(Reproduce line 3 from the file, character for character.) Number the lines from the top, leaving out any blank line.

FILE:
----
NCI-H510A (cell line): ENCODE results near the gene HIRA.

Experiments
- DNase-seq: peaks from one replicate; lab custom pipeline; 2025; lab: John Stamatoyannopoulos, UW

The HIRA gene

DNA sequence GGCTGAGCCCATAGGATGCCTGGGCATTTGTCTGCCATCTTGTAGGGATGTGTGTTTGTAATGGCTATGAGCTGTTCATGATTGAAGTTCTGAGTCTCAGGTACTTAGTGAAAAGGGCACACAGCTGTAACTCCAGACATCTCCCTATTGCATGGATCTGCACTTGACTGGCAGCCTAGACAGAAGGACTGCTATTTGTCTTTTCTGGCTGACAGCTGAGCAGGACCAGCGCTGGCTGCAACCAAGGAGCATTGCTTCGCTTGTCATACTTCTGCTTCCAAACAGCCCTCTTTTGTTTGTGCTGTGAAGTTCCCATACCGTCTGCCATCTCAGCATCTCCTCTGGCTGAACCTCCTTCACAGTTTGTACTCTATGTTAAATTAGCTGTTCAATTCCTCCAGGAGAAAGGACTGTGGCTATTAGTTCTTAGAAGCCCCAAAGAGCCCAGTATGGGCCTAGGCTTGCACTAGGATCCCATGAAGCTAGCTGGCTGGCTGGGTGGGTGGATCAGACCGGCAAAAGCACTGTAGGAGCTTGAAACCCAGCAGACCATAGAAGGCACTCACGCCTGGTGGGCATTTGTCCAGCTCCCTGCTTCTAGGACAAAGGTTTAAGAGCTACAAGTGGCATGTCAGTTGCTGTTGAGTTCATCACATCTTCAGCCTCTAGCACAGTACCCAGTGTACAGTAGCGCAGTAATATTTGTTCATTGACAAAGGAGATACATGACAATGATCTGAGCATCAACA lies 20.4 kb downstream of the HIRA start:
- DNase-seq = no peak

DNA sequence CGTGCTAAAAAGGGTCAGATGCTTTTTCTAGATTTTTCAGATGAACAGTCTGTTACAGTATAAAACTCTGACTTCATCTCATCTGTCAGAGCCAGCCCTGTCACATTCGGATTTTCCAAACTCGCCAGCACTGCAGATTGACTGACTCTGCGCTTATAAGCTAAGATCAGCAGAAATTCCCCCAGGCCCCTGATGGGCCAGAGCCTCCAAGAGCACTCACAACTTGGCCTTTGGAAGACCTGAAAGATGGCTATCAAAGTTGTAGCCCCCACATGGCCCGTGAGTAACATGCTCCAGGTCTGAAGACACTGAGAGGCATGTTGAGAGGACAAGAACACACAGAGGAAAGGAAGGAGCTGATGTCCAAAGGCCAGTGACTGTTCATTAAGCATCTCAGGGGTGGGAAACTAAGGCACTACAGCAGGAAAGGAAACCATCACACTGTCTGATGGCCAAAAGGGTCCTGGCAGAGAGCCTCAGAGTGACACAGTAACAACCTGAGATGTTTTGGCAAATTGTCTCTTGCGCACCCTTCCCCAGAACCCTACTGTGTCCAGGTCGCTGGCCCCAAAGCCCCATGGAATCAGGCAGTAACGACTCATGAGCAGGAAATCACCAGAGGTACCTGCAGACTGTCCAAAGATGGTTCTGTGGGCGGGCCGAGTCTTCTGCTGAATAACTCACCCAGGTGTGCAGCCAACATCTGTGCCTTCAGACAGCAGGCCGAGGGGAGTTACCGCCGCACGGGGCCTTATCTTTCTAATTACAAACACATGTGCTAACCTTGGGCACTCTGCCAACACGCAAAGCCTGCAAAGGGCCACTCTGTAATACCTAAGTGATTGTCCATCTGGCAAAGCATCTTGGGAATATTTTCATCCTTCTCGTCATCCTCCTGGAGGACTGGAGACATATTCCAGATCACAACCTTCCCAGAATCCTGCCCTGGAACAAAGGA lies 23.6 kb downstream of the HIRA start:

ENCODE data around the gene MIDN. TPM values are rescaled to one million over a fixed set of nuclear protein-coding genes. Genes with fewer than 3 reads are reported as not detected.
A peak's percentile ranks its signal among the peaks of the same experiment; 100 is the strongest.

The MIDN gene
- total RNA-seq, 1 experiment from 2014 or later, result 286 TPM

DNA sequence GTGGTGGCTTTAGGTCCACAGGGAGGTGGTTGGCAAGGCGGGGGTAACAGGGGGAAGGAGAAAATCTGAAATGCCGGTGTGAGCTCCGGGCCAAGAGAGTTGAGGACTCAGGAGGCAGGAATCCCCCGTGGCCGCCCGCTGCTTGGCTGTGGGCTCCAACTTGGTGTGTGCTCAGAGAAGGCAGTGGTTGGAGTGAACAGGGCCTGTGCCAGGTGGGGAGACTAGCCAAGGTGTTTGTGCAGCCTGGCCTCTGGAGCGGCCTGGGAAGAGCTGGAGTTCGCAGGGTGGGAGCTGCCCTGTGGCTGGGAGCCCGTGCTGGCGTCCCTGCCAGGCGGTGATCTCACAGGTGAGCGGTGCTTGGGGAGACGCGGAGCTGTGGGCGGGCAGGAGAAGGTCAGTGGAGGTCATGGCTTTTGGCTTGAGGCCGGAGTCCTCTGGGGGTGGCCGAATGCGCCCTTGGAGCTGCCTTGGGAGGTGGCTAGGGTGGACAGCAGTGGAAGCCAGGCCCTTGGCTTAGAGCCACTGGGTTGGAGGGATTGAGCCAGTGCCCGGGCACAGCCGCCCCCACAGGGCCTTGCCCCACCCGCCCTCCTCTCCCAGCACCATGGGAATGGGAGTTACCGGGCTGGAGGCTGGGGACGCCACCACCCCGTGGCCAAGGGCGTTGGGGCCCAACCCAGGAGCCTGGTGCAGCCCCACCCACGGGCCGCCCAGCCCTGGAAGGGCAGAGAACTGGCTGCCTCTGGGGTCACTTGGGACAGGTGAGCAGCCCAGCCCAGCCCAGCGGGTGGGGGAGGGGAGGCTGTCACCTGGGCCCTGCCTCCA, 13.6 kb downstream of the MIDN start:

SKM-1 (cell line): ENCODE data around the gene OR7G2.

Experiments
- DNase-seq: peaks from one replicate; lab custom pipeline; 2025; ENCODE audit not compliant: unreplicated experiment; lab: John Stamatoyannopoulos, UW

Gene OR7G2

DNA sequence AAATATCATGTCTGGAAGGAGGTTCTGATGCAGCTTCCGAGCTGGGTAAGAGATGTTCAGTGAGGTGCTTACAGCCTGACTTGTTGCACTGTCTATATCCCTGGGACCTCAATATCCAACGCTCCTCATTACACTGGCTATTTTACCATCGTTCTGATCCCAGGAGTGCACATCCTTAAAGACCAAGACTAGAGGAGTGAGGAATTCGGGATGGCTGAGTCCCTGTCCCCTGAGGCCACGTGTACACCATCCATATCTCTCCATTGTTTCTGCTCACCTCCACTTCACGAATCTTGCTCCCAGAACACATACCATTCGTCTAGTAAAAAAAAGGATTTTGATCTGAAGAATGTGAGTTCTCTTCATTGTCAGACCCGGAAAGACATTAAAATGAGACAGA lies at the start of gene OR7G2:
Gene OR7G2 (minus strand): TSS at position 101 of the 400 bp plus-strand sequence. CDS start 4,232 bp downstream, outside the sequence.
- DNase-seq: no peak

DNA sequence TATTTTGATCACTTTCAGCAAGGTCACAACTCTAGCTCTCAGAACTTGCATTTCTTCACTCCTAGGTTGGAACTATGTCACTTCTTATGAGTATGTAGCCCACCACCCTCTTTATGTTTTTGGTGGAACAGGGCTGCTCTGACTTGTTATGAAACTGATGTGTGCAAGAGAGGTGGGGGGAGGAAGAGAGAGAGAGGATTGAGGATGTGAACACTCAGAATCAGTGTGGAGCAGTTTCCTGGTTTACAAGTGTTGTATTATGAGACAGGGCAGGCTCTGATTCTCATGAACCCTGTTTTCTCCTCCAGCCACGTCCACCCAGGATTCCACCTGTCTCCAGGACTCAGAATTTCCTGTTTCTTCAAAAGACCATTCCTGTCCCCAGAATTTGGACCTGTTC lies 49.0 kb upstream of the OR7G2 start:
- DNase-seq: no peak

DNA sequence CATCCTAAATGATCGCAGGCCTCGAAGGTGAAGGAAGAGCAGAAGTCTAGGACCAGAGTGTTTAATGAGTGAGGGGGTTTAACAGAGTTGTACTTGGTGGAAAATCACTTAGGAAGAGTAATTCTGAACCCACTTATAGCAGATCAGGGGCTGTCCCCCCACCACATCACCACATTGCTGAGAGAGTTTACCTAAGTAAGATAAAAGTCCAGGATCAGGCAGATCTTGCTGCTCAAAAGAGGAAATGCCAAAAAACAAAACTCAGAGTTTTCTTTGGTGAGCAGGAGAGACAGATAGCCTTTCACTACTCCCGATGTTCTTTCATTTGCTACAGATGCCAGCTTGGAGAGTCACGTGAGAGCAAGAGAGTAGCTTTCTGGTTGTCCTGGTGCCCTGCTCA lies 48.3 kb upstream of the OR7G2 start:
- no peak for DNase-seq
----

- DNase-seq: peaks from one replicate; lab custom pipeline; 2025; lab: John Stamatoyannopoulos, UW